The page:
From 2001 to 2010, the agency saw another decade of growth and change. The Community Action and Community Development Agency of North Alabama added Early Head Start classrooms in Morgan and Blount Counties in 2001, Alabama Pre K classrooms were added in Blount, Morgan and Cullman Counties in 2002.
In 2004, the Weatherization Program expanded into Marion and Winston Counties, and in 2008 to Walker County. In 2004, the agency changed its name to the Community Action Partnership of North Alabama and adopted the current national brand to better align its identity with the national network.
In 2005, long-term CEO Tom Wood retired and the Board of Directors selected Michael Tubbs as the agency’s fourth executive director and CEO.
In 2008 the agency took on responsibility for Head Start classrooms in Marshall, Jackson, Cherokee, and DeKalb counties, adding over 100 new employees and 737 children to the existing Head Start Program.
In 2010, after a rigorous and lengthy effort, the company was approved and chartered as an affiliate of NeighborWorks America. In early 2010 the Lead Team of the agency developed its first strategic plan in conjunction with establishing a vision, value statement and refreshed mission statement.
From 2011 to 2018 the company continued to grow and add additional Head Start classrooms by taking on the responsibility to serve in Madison and Limestone Counties.
In 2013 the Florence City Board of Education relinquished the Lauderdale County Head Start/Early Head Start grant and that county was added which increased the Head Start footprint to 17 north Alabama counties. The company also was heavily involved in post-tornado recovery in west and north Alabama which resulted in hundreds of residents being restored to pre-2011 housing conditions.
From 2011 to 2018 the Housing Business Unit added over 300 units of affordable housing and developed subdivisions in Montgomery and Decatur. Block and Street makeovers during NeighborWorks Week were held since 2013 in Decatur, Alabama, results in many dozens of homes being rehabilitated.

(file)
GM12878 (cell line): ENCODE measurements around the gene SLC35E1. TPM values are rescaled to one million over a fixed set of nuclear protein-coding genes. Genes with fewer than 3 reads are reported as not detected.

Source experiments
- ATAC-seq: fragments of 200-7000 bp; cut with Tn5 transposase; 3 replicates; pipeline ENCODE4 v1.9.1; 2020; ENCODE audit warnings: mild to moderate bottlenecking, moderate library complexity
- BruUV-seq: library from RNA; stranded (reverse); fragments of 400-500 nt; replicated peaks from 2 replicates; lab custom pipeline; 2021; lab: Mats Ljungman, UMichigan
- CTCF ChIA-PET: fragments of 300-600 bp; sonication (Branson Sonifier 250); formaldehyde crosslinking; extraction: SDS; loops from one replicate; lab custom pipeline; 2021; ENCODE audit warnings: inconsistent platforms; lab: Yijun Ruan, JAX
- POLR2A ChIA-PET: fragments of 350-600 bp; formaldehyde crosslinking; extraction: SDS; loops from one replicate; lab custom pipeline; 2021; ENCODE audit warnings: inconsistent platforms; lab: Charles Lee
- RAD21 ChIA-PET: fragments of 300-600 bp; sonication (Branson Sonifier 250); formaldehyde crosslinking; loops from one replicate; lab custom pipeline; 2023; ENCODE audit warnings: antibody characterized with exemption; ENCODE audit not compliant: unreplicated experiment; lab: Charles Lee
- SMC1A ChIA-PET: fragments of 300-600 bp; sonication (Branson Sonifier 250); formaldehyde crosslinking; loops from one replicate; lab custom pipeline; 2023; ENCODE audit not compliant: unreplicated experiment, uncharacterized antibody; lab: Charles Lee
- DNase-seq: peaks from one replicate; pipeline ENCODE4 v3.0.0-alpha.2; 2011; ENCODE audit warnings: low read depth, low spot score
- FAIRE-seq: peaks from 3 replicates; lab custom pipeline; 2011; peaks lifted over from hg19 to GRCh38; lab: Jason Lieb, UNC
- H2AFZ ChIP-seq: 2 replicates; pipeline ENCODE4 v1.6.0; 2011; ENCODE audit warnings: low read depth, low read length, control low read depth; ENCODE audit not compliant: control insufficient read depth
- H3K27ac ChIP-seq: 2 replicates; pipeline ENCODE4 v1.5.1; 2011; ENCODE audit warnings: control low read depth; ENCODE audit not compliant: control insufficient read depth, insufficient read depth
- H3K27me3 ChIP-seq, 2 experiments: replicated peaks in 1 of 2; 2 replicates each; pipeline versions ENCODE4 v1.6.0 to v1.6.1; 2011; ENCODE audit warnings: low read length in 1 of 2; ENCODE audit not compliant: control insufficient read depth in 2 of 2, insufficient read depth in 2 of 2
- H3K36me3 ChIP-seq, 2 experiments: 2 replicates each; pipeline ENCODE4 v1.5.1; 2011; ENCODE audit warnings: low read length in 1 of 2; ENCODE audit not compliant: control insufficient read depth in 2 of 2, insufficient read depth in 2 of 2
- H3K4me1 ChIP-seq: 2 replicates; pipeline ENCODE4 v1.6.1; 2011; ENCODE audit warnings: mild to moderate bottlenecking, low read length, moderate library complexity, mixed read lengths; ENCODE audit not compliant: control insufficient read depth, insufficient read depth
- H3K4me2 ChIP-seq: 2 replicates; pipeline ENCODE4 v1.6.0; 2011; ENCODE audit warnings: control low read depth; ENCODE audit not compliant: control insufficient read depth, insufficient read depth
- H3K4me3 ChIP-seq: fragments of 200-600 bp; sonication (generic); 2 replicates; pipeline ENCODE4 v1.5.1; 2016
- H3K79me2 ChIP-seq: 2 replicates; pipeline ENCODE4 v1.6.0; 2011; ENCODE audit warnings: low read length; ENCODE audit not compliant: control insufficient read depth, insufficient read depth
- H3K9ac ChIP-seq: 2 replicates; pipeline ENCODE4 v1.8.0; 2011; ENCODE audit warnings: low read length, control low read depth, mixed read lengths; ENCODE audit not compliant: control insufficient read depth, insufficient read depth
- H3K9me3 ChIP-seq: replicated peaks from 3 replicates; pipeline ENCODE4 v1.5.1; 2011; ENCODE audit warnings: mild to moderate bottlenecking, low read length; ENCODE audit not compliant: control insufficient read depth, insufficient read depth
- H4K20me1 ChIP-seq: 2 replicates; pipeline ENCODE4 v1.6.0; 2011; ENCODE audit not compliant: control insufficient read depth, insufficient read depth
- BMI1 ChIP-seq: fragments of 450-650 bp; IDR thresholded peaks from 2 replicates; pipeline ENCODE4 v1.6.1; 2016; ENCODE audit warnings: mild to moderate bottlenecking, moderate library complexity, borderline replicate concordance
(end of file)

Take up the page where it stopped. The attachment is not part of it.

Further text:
The company has grown its partnerships across the region which has enabled a much stronger and more viable impact. Employees have participated in a Covey based Leadership Academy which is an investment in dozens of emerging leaders across all programs. A major accomplishment in this decade has been by the employees as individual commitments to United Way has increased from just over $5,000 a year to over $35,000 a year.
Led by an 18 member Board of Directors and 10 advisors, the company continues to fulfill its mission through multiple funding sources, hundreds of volunteers and valuable partnerships, and over 500 dedicated employees. From senior programs to educating young children, from meals to the doorstep and developing quality, affordable housing, from energy conservation to developing homeowners, from moving people out of crisis to enabling families to move out of poverty and changing whole communities, The Partnership changes lives and improves communities.
Today the Partnership exists to be the premier and preferred non-profit partner in Alabama and works daily to reduce or eliminate the causes and consequences of poverty. We do this by producing results in low-income families through a comprehensive portfolio of services and community partnerships.